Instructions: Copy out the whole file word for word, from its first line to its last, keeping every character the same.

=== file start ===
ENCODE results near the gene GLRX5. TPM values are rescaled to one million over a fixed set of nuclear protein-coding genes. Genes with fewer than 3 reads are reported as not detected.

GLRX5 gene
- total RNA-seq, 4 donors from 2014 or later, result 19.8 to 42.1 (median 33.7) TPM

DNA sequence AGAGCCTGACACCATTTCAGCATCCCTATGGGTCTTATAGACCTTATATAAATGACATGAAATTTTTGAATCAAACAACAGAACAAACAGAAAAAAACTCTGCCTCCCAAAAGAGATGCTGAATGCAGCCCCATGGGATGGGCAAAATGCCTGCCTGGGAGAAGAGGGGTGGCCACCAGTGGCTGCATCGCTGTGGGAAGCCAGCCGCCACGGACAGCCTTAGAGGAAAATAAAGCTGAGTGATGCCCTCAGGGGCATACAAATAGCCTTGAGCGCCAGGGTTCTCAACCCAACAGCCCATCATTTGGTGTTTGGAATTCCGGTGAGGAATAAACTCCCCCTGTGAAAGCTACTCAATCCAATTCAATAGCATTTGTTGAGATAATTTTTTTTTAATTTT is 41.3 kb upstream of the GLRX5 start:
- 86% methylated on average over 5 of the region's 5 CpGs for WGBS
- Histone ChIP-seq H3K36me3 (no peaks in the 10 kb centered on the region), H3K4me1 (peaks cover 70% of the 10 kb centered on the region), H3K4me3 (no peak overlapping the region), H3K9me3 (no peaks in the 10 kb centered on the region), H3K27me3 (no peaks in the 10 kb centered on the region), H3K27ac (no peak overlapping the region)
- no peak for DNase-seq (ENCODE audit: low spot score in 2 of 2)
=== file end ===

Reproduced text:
ENCODE results near the gene GLRX5. TPM values are rescaled to one million over a fixed set of nuclear protein-coding genes. Genes with fewer than 3 reads are reported as not detected.

GLRX5 gene
- total RNA-seq, 4 donors from 2014 or later, result 19.8 to 42.1 (median 33.7) TPM

DNA sequence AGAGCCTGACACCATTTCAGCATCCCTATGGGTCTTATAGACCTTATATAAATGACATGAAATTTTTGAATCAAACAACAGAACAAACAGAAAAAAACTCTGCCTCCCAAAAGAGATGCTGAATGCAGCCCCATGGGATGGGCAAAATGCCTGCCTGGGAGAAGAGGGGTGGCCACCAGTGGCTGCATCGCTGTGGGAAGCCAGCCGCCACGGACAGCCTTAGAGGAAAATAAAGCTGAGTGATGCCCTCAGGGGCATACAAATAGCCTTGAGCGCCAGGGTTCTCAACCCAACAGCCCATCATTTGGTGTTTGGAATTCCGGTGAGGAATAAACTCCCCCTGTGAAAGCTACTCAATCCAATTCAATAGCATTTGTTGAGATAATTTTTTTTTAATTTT is 41.3 kb upstream of the GLRX5 start:
- 86% methylated on average over 5 of the region's 5 CpGs for WGBS
- Histone ChIP-seq H3K36me3 (no peaks in the 10 kb centered on the region), H3K4me1 (peaks cover 70% of the 10 kb centered on the region), H3K4me3 (no peak overlapping the region), H3K9me3 (no peaks in the 10 kb centered on the region), H3K27me3 (no peaks in the 10 kb centered on the region), H3K27ac (no peak overlapping the region)
- no peak for DNase-seq (ENCODE audit: low spot score in 2 of 2)